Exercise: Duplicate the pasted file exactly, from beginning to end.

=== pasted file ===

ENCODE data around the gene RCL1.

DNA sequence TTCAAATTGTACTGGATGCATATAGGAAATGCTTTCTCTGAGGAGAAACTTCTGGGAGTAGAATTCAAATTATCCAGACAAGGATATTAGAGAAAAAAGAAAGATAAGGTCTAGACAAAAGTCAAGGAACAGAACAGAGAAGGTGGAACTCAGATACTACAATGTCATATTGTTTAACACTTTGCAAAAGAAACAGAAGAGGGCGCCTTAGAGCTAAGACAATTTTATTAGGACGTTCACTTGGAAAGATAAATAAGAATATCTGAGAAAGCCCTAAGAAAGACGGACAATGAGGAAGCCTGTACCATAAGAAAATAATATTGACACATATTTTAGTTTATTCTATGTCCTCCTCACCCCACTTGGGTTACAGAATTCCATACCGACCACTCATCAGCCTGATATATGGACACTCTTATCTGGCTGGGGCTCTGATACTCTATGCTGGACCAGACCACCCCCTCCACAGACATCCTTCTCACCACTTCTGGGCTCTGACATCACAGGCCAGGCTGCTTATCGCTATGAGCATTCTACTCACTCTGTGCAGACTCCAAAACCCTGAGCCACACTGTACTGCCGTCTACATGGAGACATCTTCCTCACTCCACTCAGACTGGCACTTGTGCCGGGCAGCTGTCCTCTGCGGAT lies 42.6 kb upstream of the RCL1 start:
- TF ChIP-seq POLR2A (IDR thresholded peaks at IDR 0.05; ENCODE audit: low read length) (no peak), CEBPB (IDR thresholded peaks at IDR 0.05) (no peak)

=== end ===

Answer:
ENCODE data around the gene RCL1.

DNA sequence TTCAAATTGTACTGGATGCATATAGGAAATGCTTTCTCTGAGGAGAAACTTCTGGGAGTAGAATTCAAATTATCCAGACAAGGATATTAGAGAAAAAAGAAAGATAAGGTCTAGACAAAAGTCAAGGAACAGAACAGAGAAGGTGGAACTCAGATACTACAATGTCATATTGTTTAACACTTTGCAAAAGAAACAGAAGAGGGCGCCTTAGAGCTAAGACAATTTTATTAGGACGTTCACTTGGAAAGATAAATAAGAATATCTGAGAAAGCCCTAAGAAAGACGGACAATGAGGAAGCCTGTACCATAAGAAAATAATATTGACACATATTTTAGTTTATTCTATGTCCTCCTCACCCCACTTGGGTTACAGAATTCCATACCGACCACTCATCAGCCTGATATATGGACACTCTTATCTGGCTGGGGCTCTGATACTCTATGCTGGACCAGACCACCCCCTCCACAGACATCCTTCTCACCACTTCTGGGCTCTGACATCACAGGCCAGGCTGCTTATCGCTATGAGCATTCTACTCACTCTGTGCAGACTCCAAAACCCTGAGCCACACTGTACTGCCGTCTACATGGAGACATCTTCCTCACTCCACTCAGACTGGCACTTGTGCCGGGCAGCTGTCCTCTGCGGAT lies 42.6 kb upstream of the RCL1 start:
- TF ChIP-seq POLR2A (IDR thresholded peaks at IDR 0.05; ENCODE audit: low read length) (no peak), CEBPB (IDR thresholded peaks at IDR 0.05) (no peak)